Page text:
HONOLULU – Gov. David Ige and the Thirty Meter Telescope International Observatory (TIO) today announced that construction of the Thirty Meter Telescope (TMT) will begin the week of July 15, 2019.
The State Department of Transportation announced that Mauna Kea Access Road will be closed and there could be lane and other road closures associated with large equipment movement beginning July 15. In addition, hunting units A, K, and G in the Mauna Kea Forest Reserve area will be temporarily closed to hunting effective July 15. Both measures are being taken to ensure the safety and security of the public and personnel involved in moving equipment for the TMT project up the Mauna Kea Access Road.
David Y. Ige, Governor, State of Hawaiʻi:
“We have followed a 10-year process to get this point, and the day for construction to begin has arrived. At this time our number one priority is everyone’s safety. As construction begins, I continue to be committed to engaging with people holding all perspectives on this issue and to making meaningful changes that further contribute to the co-existence of culture and science on Mauna Kea.”
Henry Yang, Ph.D., Chair, TIO Board of Governors:
“After being given all the necessary clearances by the State of Hawai‘i and respectfully reaching out to the community, we are ready to begin work on this important and historic project.
“We have learned much over the last 10-plus years on the unique importance of Maunakea to all, and we remain committed to being good stewards on the mountain and inclusive of the Hawaiian community.
“Hawai‘i is a special place that has long pioneered and honored the art and science of astronomy and navigation. We are deeply committed to integrating science and culture on Maunakea and in Hawai‘i, and to enriching educational opportunities and the local economy.
“We acknowledge those who disagree with our project and express our respect for their views. Lastly, we are grateful for our many friends and supporters in the community during this journey. We also thank our project partners for their steadfast commitment to build the Thirty Meter Telescope in Hawai‘i.”
TMT will be constructed on UH-managed lands on Mauna Kea located in the conservation district regulated by the Board of Land and Natural Resources (BLNR). On June 19, 2019, the state Department of Land and Natural Resources (DLNR) issued a notice to proceed to the University of Hawaiʻi at Hilo for the TMT project. The permit was issued after DLNR confirmed the completion of the pre-construction conditions and mitigation measures required of the project in the Conservation District Use Permit.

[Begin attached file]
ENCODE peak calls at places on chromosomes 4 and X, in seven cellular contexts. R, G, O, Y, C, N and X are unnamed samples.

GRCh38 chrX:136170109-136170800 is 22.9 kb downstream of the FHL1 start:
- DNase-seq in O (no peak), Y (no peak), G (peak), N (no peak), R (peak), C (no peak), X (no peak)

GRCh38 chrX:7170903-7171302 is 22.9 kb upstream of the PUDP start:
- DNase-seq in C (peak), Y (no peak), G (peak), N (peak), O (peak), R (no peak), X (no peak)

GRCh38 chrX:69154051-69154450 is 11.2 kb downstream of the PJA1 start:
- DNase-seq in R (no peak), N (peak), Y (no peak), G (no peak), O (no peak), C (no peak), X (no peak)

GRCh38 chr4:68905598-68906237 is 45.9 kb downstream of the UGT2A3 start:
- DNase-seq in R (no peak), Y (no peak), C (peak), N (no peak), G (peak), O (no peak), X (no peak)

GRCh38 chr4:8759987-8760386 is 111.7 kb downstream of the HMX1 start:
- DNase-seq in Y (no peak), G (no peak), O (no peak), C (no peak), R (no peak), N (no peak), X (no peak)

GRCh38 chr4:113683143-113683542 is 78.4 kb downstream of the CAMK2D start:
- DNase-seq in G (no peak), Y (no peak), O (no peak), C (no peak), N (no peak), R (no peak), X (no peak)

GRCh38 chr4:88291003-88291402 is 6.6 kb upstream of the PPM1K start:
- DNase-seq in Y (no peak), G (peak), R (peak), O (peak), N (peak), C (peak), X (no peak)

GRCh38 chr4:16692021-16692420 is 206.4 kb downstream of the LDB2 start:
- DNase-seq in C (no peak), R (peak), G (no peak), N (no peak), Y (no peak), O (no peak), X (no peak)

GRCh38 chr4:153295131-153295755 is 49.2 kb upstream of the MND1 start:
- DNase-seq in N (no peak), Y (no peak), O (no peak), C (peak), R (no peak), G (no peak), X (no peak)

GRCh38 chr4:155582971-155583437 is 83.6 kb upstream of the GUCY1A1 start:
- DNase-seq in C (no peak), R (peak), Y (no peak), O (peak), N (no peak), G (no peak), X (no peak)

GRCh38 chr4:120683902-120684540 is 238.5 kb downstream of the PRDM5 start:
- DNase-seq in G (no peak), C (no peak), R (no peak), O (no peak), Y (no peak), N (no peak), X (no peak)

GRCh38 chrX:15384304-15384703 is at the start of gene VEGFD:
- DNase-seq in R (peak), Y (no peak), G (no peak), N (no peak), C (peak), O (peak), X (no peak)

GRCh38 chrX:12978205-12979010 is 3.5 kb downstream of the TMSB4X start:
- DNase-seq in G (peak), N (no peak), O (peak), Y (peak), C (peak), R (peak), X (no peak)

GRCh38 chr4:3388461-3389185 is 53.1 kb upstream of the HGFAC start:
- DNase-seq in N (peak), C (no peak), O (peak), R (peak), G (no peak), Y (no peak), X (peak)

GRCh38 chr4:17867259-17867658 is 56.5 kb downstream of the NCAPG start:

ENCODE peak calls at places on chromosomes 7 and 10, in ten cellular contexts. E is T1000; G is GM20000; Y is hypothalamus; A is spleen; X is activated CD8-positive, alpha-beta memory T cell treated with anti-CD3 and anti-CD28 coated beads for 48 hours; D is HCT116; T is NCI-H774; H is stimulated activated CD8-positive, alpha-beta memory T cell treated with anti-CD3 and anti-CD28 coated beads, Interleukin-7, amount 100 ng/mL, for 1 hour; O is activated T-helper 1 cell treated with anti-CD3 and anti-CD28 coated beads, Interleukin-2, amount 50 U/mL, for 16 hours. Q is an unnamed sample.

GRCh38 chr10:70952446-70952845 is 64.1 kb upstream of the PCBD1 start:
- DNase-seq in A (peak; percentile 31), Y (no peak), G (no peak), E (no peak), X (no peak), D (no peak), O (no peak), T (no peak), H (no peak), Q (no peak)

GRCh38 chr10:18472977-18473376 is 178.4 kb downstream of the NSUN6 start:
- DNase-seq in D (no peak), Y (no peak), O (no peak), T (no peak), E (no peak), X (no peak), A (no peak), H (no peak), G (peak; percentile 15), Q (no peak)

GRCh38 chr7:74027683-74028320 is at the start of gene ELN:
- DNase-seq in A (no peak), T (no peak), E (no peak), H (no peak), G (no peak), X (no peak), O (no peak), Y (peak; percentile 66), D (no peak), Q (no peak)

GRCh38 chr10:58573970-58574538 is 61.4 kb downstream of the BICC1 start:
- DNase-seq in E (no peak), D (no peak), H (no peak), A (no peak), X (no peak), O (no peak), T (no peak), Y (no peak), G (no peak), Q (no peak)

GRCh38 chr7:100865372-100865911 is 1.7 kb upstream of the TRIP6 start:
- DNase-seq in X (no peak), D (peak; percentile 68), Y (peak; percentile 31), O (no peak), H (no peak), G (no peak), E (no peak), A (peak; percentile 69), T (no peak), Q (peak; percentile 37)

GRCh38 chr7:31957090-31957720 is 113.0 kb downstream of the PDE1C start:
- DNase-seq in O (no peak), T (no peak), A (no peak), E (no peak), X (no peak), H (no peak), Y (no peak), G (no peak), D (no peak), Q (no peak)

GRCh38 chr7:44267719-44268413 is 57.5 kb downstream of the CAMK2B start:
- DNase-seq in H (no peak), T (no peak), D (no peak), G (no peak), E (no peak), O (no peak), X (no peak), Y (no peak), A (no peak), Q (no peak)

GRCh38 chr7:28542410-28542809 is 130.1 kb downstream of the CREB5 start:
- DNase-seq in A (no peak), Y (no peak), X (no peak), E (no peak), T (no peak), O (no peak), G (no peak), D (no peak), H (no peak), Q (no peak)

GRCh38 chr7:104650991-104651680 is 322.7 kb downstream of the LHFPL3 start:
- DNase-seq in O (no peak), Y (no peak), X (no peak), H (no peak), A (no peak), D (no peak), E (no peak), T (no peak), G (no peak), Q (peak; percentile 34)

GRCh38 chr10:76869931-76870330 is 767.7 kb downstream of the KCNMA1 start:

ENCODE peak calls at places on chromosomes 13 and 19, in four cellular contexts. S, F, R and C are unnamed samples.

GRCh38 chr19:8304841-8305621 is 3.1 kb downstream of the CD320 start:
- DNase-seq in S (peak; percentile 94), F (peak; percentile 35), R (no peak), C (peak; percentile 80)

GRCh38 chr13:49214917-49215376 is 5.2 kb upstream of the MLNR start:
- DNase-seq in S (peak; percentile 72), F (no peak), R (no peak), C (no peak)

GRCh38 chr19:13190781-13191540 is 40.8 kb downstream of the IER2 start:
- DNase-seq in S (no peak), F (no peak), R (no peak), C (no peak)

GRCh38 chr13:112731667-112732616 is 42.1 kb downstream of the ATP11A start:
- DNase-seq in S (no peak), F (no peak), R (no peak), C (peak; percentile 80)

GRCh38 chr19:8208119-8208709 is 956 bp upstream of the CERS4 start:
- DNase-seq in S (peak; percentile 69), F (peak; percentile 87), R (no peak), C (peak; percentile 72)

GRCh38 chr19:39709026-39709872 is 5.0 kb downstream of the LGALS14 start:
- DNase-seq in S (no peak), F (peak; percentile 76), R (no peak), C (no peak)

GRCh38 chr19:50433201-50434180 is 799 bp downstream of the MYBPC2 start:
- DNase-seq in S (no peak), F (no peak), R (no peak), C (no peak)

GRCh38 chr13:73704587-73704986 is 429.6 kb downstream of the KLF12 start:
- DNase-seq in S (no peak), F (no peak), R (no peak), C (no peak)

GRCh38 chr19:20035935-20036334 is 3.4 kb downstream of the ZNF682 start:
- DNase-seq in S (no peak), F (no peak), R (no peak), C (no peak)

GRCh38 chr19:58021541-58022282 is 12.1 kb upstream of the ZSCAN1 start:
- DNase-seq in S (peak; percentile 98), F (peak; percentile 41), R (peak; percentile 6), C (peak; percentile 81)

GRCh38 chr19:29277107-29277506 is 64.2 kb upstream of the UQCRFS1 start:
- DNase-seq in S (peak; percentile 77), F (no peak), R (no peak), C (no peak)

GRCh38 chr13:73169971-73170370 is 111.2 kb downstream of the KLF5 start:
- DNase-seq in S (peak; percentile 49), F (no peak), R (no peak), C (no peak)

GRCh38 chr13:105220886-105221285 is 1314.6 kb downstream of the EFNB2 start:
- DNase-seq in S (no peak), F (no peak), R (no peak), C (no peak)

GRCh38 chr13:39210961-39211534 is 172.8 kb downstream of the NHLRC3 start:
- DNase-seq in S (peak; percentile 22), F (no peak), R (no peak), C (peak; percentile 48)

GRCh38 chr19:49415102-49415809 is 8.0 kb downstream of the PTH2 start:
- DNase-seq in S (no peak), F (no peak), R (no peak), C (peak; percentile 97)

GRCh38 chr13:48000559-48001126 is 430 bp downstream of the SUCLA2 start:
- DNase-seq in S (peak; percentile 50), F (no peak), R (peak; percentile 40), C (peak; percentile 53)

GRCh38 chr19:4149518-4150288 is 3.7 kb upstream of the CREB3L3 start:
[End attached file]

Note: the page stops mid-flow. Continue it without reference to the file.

The TMT International Observatory LLC (TIO), a non-profit organization, was established in May 2014 to carry out the construction and operation phases of the Thirty Meter Telescope (TMT) Project. The Members of TIO are Caltech, University of California, the National Institutes of Natural Sciences of Japan, the National Astronomical Observatories of the Chinese Academy of Sciences, the Department of Science and Technology of India, and the National Research Council (Canada); the Association of Universities for Research in Astronomy (AURA) is a TIO Associate. The Gordon & Betty Moore Foundation has provided major funding.
Quelle: State of Hawaii.
Hundreds of Thirty Meter Telescope opponents on Mauna Kea in attempt to block construction
State and local officials will try to close a road to the summit of Mauna Kea Monday morning to allow trucks carrying construction equipment to make their way to the top to begin construction of the Thirty Meter Telescope on land that some Native Hawaiians consider sacred.
Hundreds of demonstrators have gathered to protest the construction.
Officials say anyone breaking the law will be prosecuted.
Protesters who blocked the roadway during previous attempts to begin construction have been arrested.
Scientists hope the massive telescope will help them peer back to the time just after the Big Bang and answer fundamental questions about the universe. But some Native Hawaiians consider the land holy, as a realm of gods and a place of worship.
Gov. David Ige assured opponents of the Thirty Meter Telescope that there will be no sweep of protesters on Mauna Kea Sunday night.
“There’s no intention to intervene by law enforcement on any activity as long as participants are behaving in a lawful manner on open public lands and abiding by lawful instructions from any law enforcement officers,” he said at an afternoon news conference at the State Capitol to dispel rumors of an impending sweep at 8 p.m.
Ige said he was informed by organizers of a 12-hour vigil on Mauna Kea to protest the construction of the Thirty Meter Telescope, which is slated to start Monday.
The vigil went from at 6 a.m. and will end at 6 p.m. Sunday at Puʻu Huluhulu, which is near the dormant volcano.